I’m drawn to the notion of human interaction with the world we inhabit. Ceaselessly discovering, creating and destroying, we change the face of the globe and the structure of life on it. I’m interested in the way we seek answers, or suppress freedom of information in power struggles. How do we situate ourselves as a part of this complex system of Earthly life? I describe my feelings towards the subject as equal parts critical and sympathetic. I am boiling with excitement at the bizarre wonders of the universe in all its sizes and dimensions, laws and paradoxes. I also feel culpable and humbly grateful for the sacrifices that have occurred in order for humanity to have progressed to its present stage. In this project I hand over some of the creative power to three representatives of a group who happen to have allowed for a great expansion of knowledge regarding the physical human: little white mice.



The project’s earliest beginnings stemmed from an unconscious blurting of the phrase “A House for a Mouse” up into my conscious mind. This was the title of a book that my mother used to read to me, but not remembering many details, I quickly drifted into a dramatic daydream, where I constructed a surreal sculptural landscape which mice could inhabit. My favourite element of this strange arena was a glass-bottomed water feature under which mice could run – the glass being their ceiling. In the shallow water would be some form of particulate matter, suspended gently until a mouse scurried beneath, at which point it would gather towards the mouse and be dragged behind it in an underwater comet-trail, then relaxing as the mouse disappeared into other tunnels. While researching for a material that could behave in such a way, I came upon ferromagnetic fluids. The landscape was left behind for the time being in favour of exploring mice and magnetics.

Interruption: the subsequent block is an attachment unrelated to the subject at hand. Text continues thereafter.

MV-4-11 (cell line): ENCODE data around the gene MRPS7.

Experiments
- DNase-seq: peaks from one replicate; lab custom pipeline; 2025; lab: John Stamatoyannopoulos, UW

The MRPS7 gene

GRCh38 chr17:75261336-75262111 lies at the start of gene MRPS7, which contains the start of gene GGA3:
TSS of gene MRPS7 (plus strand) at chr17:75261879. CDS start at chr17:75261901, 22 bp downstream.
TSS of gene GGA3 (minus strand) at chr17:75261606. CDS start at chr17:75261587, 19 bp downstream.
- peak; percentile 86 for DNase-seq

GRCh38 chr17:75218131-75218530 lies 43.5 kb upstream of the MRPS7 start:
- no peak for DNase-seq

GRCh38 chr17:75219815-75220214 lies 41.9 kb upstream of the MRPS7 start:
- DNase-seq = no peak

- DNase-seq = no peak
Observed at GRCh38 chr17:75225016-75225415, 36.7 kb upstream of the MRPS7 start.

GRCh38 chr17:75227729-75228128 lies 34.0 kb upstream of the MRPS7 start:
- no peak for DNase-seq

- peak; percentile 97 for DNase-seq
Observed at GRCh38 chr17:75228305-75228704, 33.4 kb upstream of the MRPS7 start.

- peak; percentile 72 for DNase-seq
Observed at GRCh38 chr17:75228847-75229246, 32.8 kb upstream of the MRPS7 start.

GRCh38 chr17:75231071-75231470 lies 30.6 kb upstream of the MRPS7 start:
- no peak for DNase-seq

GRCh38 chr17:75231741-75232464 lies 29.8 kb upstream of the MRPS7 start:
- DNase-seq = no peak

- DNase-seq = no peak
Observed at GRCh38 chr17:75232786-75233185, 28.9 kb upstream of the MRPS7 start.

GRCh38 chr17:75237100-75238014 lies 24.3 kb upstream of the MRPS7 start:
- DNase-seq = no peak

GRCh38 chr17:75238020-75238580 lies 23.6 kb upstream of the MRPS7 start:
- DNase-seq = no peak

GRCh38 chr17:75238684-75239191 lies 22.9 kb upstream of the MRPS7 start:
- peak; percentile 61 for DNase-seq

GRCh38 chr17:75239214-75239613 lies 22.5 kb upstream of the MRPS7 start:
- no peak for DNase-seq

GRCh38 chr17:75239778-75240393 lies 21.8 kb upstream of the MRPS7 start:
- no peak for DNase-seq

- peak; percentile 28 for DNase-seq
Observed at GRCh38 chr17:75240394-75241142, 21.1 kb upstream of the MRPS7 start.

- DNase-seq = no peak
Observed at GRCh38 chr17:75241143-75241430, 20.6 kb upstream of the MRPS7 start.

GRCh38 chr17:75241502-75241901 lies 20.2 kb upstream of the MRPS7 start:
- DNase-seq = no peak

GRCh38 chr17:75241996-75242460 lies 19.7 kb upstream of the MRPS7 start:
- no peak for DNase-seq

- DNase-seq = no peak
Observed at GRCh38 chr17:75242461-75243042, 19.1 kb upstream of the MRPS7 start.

By harnessing biological and magnetic forces, the performative aspect of the installation appears eerily separated from any direct human or mechanical interference. The patterns created by the movement of the mice are erratic, influenced not only by the shifting of magnetic fields perpetrated by the little albino agents, but by the inevitable interference of gravity and inertia, as well as my decisions regarding magnet configuration, fluid application, and duration of performance



(Non)interference Patterns functions as  a shameless challenge to revive a childlike curiosity about the way in which our universe functions. At the same time, I question whether it is possible for humanity to truly know our physical or social environment. As the mice are unaware of their creations, I imagine that we too are rich in ignorance, leaving a vast wealth to be discovered.













About the Project